My cheap Montero is, as you know, proving itself to be a bit of the opposite as of late. Things are dripping. Slaves are revolting. And recently, a wheel stud decided to break away from its group. While test fitting a new set of wheels and tires, one of the six lugs on my driver-side front wheel snapped clean off. A quick glance of my mechanic’s guide (AKA YouTube) shows that this is actually a pretty easy fix. Unless you have a vehicle with captive rotors. Guess which kind I have…
What I also have is a friend with a lift. Richard Radcliffe, who is essentially the unofficial Chief Mechanic of Redusernab, let me drive over to his spot so he could lend a hand with this repair. I assumed he would lend a hand. What he did instead was dive in and do 95% of the work. But I watched, and this process was quickly demystified for me. You see, I’ve never taken apart a wheel hub. I assumed that once I loosened a few bolts, there would be clips and bearings shooting off into the nether spaces of my garage. Instead, this was a straight forward process of removing the various layers that connect truck to brakes, wheel, and tire.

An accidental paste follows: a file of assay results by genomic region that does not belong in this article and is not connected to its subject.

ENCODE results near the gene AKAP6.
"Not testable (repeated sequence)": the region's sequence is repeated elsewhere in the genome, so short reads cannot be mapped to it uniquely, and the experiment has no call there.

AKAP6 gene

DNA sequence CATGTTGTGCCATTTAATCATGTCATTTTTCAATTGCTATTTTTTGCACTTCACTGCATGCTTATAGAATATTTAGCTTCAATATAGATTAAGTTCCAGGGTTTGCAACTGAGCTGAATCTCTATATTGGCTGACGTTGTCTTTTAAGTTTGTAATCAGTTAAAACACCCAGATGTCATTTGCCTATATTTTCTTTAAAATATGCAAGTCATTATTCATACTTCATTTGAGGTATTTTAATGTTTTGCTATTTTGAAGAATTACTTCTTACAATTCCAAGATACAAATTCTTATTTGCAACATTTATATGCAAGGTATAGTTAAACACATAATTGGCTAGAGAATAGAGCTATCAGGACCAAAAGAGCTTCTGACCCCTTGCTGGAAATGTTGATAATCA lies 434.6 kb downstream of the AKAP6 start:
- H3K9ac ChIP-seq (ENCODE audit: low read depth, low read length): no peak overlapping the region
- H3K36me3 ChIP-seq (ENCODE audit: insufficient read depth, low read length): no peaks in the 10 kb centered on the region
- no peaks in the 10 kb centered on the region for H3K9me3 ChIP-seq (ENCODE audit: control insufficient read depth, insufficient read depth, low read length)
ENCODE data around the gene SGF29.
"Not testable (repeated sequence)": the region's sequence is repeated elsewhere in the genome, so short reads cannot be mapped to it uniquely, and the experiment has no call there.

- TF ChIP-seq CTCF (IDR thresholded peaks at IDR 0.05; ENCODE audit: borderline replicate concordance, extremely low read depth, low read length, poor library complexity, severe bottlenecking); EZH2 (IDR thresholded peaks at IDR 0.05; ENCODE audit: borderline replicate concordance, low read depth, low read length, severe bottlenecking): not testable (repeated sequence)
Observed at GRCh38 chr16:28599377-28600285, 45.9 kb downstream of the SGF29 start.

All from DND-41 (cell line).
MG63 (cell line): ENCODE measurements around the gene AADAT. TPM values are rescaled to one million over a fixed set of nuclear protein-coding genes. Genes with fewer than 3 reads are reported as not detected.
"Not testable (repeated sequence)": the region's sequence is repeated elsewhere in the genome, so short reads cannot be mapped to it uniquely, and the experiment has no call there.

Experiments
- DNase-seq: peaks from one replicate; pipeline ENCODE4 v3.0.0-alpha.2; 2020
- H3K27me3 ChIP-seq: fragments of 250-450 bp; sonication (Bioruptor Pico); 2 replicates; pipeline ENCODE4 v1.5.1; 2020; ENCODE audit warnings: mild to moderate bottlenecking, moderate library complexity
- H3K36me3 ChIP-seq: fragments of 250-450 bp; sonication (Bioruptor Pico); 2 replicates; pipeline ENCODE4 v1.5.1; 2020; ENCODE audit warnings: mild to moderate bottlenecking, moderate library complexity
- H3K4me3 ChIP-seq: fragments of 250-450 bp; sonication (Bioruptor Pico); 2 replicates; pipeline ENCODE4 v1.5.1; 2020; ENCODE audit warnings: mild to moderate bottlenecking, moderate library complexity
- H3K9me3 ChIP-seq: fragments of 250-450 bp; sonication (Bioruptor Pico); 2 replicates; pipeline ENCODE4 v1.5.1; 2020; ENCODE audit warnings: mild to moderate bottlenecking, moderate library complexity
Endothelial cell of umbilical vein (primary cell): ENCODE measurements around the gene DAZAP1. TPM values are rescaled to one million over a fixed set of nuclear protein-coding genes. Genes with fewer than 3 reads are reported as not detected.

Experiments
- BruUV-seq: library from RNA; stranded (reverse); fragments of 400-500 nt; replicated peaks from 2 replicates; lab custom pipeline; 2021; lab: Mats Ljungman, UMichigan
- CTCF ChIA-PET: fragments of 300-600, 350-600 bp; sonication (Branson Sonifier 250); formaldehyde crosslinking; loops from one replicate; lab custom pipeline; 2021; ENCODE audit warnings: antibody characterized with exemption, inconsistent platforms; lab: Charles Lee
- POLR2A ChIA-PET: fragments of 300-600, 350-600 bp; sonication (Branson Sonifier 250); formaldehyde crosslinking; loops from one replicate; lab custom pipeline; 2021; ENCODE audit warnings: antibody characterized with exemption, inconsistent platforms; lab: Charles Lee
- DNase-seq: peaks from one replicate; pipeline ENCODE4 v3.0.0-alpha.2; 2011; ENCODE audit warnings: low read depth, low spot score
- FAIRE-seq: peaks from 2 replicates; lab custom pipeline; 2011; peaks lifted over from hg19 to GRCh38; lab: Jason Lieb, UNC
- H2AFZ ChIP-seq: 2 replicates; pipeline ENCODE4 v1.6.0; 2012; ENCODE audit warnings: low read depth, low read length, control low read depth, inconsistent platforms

Lift it on up
Working on a vehicle that’s on a lift is definitely a much better experience than one on jack stands. That said, this is a repair I could’ve easily managed in my garage. Once the rotor and hub assembly was separated from the wheel, they were separated from each other. That allowed clear access to the busted wheel stud. A hammer knocked out the old stud. The simple method of applying washers and then the lug nut drew in the new stud. This was tightened together and the stud gradually took its new spot as a member of the Montero wheel hub party.
As easy as this fix proved to be, it was invaluable having someone with knowledge of how to handle the fix. Rather than turn to the Internet, my Haynes, or texting friends, Rick was on hand and I could ask him questions about any part of the process. And now my truck is ready to receive its new shoes.